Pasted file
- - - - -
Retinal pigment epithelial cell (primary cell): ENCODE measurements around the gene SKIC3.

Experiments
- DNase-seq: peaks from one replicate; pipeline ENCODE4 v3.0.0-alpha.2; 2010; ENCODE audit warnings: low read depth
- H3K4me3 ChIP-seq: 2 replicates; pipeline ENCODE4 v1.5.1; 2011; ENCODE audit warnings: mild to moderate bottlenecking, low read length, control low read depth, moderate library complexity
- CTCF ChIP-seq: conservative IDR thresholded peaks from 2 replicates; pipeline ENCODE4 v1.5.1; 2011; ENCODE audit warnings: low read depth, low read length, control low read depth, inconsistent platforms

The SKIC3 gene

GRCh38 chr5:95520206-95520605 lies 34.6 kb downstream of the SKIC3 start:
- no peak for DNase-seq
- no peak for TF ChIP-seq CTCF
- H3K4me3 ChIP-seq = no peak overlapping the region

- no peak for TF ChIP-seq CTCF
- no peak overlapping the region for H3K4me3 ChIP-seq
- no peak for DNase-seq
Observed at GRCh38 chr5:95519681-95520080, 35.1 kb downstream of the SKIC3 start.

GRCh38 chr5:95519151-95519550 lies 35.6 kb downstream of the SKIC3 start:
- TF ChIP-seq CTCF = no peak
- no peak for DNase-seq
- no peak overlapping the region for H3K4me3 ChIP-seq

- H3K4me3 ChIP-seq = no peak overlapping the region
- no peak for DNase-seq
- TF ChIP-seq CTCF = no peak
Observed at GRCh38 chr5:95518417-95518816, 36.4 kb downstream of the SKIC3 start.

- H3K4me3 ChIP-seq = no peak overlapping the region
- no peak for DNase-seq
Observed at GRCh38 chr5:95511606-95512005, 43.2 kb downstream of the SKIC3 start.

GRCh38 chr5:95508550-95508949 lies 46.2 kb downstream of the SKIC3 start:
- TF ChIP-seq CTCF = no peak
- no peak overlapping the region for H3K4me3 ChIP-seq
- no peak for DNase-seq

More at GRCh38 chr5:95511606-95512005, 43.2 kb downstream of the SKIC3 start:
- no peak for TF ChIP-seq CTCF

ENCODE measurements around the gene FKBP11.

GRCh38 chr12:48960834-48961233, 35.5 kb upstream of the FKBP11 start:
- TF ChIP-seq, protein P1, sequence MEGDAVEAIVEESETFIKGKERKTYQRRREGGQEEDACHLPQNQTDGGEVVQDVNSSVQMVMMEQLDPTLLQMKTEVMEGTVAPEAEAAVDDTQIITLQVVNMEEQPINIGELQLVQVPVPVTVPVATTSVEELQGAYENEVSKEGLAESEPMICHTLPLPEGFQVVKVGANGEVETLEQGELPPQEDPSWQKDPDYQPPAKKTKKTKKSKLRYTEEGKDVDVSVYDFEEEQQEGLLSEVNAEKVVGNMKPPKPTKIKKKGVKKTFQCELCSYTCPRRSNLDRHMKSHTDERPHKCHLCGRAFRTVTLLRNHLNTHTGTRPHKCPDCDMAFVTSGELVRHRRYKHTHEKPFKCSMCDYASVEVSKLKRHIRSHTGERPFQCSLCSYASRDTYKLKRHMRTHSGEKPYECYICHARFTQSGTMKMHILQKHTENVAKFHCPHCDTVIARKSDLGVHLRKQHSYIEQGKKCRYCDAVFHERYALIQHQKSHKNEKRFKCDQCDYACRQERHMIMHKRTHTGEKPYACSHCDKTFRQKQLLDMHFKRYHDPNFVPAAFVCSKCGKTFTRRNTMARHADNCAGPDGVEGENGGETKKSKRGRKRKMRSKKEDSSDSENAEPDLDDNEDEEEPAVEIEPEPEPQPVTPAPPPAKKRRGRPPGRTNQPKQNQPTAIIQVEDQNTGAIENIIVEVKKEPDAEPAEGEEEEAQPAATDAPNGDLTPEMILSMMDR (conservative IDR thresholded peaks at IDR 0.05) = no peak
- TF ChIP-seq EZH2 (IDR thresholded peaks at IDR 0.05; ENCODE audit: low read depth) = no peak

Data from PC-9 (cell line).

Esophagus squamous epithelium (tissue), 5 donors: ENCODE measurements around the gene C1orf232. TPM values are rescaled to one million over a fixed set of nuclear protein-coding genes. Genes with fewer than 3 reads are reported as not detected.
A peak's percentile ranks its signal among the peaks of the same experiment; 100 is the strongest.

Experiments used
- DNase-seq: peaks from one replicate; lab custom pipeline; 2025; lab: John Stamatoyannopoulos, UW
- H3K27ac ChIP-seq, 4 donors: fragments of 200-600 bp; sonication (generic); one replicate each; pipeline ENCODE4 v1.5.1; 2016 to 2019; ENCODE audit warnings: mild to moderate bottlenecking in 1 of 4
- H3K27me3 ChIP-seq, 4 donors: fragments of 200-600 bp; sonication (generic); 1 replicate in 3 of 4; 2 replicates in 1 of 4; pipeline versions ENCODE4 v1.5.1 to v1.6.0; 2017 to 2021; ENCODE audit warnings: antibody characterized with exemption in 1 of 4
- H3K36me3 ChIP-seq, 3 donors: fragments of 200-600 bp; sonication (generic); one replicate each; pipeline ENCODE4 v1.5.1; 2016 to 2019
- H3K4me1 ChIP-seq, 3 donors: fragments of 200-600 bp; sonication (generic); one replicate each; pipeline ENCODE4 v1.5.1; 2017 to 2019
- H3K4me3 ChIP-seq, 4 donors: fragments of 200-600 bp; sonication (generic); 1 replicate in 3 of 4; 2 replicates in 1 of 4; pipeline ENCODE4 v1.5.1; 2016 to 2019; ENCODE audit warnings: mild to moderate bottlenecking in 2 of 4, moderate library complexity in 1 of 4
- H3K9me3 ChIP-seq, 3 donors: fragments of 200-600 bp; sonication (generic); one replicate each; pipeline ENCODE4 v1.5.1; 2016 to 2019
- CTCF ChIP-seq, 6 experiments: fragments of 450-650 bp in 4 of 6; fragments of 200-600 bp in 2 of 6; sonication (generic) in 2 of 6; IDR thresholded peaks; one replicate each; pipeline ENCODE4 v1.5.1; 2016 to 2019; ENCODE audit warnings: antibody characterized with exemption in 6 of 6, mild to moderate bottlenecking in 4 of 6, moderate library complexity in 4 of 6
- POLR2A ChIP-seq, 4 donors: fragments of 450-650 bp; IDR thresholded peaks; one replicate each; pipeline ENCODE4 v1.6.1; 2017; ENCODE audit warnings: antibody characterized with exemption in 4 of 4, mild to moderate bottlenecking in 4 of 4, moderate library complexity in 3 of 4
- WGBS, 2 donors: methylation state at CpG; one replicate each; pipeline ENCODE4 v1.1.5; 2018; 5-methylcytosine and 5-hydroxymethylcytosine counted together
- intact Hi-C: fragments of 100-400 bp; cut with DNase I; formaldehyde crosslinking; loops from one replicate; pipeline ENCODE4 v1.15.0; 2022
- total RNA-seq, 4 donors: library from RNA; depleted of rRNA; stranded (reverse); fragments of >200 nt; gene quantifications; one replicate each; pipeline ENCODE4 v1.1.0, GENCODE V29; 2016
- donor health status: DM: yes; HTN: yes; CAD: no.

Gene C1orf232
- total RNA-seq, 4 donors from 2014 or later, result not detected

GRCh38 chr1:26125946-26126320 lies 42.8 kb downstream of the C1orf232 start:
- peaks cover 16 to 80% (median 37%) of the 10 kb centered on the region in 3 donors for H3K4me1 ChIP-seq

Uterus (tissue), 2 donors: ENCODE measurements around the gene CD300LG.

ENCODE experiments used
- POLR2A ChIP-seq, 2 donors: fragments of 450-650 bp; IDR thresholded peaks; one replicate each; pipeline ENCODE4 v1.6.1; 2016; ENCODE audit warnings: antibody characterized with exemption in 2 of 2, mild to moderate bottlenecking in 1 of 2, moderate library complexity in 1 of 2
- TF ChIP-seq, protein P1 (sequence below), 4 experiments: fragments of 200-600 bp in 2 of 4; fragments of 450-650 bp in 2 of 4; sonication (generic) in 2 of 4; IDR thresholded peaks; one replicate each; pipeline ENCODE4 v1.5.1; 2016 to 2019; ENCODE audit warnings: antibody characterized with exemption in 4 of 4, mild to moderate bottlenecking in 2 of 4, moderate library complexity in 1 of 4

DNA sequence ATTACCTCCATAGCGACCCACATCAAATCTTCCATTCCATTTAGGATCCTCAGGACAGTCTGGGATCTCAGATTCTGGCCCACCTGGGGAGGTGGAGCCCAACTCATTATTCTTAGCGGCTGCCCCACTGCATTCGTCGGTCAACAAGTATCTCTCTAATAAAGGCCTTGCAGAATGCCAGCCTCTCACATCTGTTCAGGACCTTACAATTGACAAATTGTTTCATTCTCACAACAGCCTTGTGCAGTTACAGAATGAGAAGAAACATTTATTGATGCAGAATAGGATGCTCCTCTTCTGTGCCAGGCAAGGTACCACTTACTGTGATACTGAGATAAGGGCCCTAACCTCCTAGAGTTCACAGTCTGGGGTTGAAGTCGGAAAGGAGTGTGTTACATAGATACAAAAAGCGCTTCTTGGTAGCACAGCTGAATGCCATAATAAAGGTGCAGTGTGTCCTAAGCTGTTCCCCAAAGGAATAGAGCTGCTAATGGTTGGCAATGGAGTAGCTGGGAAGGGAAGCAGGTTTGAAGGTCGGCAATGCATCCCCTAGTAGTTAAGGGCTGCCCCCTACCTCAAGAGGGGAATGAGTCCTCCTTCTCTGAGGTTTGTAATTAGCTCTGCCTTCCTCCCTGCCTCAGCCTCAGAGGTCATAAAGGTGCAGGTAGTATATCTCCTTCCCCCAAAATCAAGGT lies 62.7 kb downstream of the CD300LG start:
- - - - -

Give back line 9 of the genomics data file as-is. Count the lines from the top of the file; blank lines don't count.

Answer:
- no peak for TF ChIP-seq CTCF